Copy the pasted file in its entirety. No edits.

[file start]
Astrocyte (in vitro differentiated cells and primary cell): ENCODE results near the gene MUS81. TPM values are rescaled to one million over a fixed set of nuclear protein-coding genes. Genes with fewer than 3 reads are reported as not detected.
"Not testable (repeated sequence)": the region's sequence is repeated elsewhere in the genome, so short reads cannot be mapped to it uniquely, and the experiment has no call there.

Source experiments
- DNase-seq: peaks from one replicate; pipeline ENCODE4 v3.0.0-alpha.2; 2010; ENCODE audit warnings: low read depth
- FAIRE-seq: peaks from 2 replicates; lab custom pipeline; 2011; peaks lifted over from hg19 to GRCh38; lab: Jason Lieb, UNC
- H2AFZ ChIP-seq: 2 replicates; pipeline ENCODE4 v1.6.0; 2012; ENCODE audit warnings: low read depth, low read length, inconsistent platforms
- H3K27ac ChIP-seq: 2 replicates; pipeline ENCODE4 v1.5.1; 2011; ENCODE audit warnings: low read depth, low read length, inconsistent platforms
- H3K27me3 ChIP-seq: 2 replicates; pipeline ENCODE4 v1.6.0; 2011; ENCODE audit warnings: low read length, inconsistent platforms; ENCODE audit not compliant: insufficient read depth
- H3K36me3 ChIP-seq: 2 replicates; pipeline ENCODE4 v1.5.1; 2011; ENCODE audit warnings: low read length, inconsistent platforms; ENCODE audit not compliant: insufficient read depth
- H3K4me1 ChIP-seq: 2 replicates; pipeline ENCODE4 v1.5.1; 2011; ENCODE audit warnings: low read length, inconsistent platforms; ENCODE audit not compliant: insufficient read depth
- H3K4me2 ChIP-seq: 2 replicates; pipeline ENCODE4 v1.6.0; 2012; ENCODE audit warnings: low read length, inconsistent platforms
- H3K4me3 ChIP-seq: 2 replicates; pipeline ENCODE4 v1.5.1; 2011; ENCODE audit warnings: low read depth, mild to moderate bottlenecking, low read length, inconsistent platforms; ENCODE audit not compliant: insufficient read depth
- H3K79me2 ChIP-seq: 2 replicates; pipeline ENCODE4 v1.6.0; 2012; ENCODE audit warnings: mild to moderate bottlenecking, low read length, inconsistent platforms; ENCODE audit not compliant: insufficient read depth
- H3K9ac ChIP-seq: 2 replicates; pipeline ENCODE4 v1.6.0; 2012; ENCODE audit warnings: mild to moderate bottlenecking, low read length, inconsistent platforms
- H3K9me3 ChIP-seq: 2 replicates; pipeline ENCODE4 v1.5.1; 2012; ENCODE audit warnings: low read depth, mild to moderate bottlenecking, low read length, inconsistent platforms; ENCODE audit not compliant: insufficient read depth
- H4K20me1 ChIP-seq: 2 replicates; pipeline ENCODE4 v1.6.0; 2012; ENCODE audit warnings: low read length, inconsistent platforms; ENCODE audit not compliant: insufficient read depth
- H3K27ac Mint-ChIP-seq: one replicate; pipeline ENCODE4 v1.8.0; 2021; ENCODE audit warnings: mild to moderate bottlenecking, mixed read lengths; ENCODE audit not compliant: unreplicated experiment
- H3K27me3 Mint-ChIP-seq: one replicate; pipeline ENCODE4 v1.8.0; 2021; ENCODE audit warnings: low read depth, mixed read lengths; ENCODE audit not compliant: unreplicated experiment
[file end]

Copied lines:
Astrocyte (in vitro differentiated cells and primary cell): ENCODE results near the gene MUS81. TPM values are rescaled to one million over a fixed set of nuclear protein-coding genes. Genes with fewer than 3 reads are reported as not detected.
"Not testable (repeated sequence)": the region's sequence is repeated elsewhere in the genome, so short reads cannot be mapped to it uniquely, and the experiment has no call there.

Source experiments
- DNase-seq: peaks from one replicate; pipeline ENCODE4 v3.0.0-alpha.2; 2010; ENCODE audit warnings: low read depth
- FAIRE-seq: peaks from 2 replicates; lab custom pipeline; 2011; peaks lifted over from hg19 to GRCh38; lab: Jason Lieb, UNC
- H2AFZ ChIP-seq: 2 replicates; pipeline ENCODE4 v1.6.0; 2012; ENCODE audit warnings: low read depth, low read length, inconsistent platforms
- H3K27ac ChIP-seq: 2 replicates; pipeline ENCODE4 v1.5.1; 2011; ENCODE audit warnings: low read depth, low read length, inconsistent platforms
- H3K27me3 ChIP-seq: 2 replicates; pipeline ENCODE4 v1.6.0; 2011; ENCODE audit warnings: low read length, inconsistent platforms; ENCODE audit not compliant: insufficient read depth
- H3K36me3 ChIP-seq: 2 replicates; pipeline ENCODE4 v1.5.1; 2011; ENCODE audit warnings: low read length, inconsistent platforms; ENCODE audit not compliant: insufficient read depth
- H3K4me1 ChIP-seq: 2 replicates; pipeline ENCODE4 v1.5.1; 2011; ENCODE audit warnings: low read length, inconsistent platforms; ENCODE audit not compliant: insufficient read depth
- H3K4me2 ChIP-seq: 2 replicates; pipeline ENCODE4 v1.6.0; 2012; ENCODE audit warnings: low read length, inconsistent platforms
- H3K4me3 ChIP-seq: 2 replicates; pipeline ENCODE4 v1.5.1; 2011; ENCODE audit warnings: low read depth, mild to moderate bottlenecking, low read length, inconsistent platforms; ENCODE audit not compliant: insufficient read depth
- H3K79me2 ChIP-seq: 2 replicates; pipeline ENCODE4 v1.6.0; 2012; ENCODE audit warnings: mild to moderate bottlenecking, low read length, inconsistent platforms; ENCODE audit not compliant: insufficient read depth
- H3K9ac ChIP-seq: 2 replicates; pipeline ENCODE4 v1.6.0; 2012; ENCODE audit warnings: mild to moderate bottlenecking, low read length, inconsistent platforms
- H3K9me3 ChIP-seq: 2 replicates; pipeline ENCODE4 v1.5.1; 2012; ENCODE audit warnings: low read depth, mild to moderate bottlenecking, low read length, inconsistent platforms; ENCODE audit not compliant: insufficient read depth
- H4K20me1 ChIP-seq: 2 replicates; pipeline ENCODE4 v1.6.0; 2012; ENCODE audit warnings: low read length, inconsistent platforms; ENCODE audit not compliant: insufficient read depth
- H3K27ac Mint-ChIP-seq: one replicate; pipeline ENCODE4 v1.8.0; 2021; ENCODE audit warnings: mild to moderate bottlenecking, mixed read lengths; ENCODE audit not compliant: unreplicated experiment
- H3K27me3 Mint-ChIP-seq: one replicate; pipeline ENCODE4 v1.8.0; 2021; ENCODE audit warnings: low read depth, mixed read lengths; ENCODE audit not compliant: unreplicated experiment